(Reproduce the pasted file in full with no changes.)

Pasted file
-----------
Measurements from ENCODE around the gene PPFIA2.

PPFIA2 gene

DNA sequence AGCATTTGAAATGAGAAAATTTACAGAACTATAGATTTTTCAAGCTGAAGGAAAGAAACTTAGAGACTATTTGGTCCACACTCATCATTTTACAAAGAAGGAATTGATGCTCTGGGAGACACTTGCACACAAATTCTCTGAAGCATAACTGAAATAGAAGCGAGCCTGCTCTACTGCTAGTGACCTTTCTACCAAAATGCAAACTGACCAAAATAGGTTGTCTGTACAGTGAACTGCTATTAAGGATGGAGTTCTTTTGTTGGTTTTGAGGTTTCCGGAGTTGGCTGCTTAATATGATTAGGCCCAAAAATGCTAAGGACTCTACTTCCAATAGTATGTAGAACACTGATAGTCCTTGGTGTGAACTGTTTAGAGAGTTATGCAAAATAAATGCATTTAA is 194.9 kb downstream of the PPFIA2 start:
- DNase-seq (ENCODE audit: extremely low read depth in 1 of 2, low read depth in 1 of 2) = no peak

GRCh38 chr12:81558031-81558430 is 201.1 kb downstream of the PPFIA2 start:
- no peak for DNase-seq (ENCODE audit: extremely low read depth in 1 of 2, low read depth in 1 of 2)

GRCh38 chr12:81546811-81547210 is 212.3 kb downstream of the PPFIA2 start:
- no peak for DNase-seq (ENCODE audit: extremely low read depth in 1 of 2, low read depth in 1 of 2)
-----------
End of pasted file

Measurements from ENCODE around the gene PPFIA2.

PPFIA2 gene

DNA sequence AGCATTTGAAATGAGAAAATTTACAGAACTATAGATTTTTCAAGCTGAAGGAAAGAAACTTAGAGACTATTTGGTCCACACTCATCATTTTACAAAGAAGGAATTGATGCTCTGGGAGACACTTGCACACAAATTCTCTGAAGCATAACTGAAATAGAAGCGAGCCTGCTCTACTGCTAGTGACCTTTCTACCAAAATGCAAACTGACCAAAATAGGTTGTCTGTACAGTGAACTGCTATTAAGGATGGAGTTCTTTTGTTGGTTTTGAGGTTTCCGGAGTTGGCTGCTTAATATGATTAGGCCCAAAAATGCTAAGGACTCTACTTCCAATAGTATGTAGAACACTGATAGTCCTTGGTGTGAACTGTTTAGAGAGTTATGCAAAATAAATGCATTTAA is 194.9 kb downstream of the PPFIA2 start:
- DNase-seq (ENCODE audit: extremely low read depth in 1 of 2, low read depth in 1 of 2) = no peak

GRCh38 chr12:81558031-81558430 is 201.1 kb downstream of the PPFIA2 start:
- no peak for DNase-seq (ENCODE audit: extremely low read depth in 1 of 2, low read depth in 1 of 2)

GRCh38 chr12:81546811-81547210 is 212.3 kb downstream of the PPFIA2 start:
- no peak for DNase-seq (ENCODE audit: extremely low read depth in 1 of 2, low read depth in 1 of 2)